Steve knew he was facing a challenge. As he walked into the budget meeting, he squared his shoulders and took a deep breath.
The facts were on his side. Now it was time to convince the rest of the senior team, and, most importantly, his CEO. The challenge at hand was the marketing budget. For the last two budget cycles, Steve had been shorted. Or at least that's how he perceived it. His budget had been cut to the bone while the IT and Operations budgets grew.
This time he was ready. Armed with data about market share and competitive spending, he wasn't going to let his department go underfunded again. His team was counting on him.
Steve was relatively new to the senior leadership team. He'd only had a few years as a manager before he'd gotten promoted. But one thing he learned early on was, good leaders fight for their people. For Steve it was all about his team.
The problem was, Steve was fighting for the wrong team.
If you ask most leaders who their team is, they'll tell you it's their direct reports. Yet in more successful organizations, a leader's first alliance is to the larger team. In Steve's case, that's his peers and the CEO.
Patrick Lencioni, author of the classic book "The Five Dysfunctions of a Team," says, when team members put their individual needs or even the needs of their divisions above the collective goals of the team it creates inattention to results. A leadership team with 10 agendas is never as effective as a leadership team focused on one agenda.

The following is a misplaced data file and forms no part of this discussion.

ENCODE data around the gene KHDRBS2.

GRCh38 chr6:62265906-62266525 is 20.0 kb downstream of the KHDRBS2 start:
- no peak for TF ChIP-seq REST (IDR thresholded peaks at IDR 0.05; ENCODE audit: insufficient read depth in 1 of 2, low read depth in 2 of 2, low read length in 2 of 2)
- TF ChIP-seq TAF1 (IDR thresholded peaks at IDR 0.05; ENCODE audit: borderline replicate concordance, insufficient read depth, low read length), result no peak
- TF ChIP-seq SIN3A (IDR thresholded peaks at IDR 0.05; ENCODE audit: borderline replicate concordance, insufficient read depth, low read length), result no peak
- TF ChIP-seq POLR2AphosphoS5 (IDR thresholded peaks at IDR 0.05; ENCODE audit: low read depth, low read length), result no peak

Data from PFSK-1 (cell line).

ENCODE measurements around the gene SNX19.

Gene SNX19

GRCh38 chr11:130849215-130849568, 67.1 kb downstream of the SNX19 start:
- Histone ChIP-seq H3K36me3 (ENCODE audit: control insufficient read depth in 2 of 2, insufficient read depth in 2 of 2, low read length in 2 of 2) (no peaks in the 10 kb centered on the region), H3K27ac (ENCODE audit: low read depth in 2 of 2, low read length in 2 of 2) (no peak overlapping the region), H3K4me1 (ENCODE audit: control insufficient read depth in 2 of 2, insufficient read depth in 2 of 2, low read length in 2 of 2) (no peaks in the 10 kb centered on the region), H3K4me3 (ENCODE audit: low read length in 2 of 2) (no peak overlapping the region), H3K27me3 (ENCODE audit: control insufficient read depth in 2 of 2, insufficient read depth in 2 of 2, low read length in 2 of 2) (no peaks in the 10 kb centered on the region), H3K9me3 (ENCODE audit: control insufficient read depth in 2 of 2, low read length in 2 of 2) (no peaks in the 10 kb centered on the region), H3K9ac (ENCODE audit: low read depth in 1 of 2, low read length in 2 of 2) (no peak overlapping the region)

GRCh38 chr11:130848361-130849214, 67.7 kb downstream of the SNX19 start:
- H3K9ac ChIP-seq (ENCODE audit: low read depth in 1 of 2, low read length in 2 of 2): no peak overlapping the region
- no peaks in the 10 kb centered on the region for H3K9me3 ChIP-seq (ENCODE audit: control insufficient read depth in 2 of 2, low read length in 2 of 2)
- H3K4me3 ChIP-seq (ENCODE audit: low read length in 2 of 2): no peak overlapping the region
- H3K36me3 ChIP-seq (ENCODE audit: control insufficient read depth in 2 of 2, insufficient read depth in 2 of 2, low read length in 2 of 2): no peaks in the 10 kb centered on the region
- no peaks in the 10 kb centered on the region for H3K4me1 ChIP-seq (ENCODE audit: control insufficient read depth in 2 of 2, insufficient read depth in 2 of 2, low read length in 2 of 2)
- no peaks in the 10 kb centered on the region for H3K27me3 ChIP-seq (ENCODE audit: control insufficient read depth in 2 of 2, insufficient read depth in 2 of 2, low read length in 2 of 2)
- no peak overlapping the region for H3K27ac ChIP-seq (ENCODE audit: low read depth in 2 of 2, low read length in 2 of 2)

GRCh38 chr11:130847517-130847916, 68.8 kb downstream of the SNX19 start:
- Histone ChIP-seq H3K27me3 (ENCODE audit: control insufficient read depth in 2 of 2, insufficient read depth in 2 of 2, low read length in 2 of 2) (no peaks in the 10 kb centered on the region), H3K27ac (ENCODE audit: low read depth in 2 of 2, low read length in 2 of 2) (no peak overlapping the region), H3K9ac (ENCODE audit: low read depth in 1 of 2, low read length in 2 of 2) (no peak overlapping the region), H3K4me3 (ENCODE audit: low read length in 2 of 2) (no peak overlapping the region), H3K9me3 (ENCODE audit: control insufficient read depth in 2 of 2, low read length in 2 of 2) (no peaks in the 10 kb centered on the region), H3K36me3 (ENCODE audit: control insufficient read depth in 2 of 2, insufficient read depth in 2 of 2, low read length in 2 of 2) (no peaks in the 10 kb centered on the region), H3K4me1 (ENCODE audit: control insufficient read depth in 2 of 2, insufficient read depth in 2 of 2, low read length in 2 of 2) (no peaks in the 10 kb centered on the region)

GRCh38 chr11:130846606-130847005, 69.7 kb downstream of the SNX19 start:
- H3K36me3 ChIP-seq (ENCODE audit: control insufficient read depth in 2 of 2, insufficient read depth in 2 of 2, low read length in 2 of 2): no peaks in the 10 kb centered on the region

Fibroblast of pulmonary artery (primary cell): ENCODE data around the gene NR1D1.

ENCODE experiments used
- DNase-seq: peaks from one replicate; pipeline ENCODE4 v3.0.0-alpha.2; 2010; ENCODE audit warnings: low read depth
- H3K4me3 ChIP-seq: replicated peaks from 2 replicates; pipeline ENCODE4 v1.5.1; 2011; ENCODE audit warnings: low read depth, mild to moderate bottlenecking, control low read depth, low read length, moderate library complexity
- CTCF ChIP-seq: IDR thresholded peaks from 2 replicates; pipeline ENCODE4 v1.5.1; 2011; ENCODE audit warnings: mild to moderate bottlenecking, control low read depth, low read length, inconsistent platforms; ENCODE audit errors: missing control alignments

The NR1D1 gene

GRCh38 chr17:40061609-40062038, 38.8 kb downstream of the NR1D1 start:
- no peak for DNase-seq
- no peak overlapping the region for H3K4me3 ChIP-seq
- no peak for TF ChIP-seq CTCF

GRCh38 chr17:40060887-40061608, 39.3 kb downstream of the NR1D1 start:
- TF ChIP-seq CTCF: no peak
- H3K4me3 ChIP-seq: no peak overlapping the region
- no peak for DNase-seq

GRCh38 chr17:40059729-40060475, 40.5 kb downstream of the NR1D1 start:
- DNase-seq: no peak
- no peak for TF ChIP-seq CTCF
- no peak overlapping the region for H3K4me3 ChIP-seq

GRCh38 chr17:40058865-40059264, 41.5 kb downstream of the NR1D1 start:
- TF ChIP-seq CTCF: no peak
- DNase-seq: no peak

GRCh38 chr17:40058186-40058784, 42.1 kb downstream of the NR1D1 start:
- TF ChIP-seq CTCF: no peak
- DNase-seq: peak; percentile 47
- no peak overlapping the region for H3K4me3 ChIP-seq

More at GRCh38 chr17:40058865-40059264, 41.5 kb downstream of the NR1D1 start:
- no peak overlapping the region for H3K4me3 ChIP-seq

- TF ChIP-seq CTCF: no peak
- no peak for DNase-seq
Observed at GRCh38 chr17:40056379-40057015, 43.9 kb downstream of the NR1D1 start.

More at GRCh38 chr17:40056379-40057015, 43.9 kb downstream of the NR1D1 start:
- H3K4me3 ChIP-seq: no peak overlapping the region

Steve is like many well-intended leaders. He cares deeply about his people, and he also cares about the organization's success. Increasing the marketing budget may be the right thing to do. But Steve's approach, even if he wins, will only accelerate siloed thinking amongst the team.
In my experience, turf wars are silos with emotion. The original cause is almost never malice. The eventual war is the all too natural result of the three common conditions:
1. The expertise trap
The VP of marketing is unlikely to know much about IT. Steve is playing in the space he knows, the area he was assigned.
2. Personal connections
Most leaders spend more time with their direct reports than their peers. In Steve's case, he's relatively new to the role. When you're in a new job one of the first things you do is connect with your team. Steve has probably been so busy leading his own team he hasn't built strong relationships with his peers, who he likely only sees at big group meetings.
3. Lack of holistic leadership
Because the first two conditions (above) are almost always a given, leaders have to be relentlessly proactive in aligning their teams against the larger organizational goals. If Steve's boss goes around the table at meetings discussing individual goals and budgets, that's what people are going to focus on. If the leader wants to get everyone going in the same direction, the senior team's primary alliance must be to each other, and their collective goals.
Putting department agendas aside in favor of team goals requires trust. Leaders must have confidence their peers are in it for the team, not simply jockeying for themselves. The biggest challenge is; no one wants to go first.
But when teams are brave enough to trust each other, and let go of their divisions, there's nothing they can not do.
Lisa McLeod is a keynote speaker and consultant who help leaders increase competitive differentiation and emotional engagement. She is the author of the bestsellers Selling with Noble Purpose and Leading with Noble Purpose.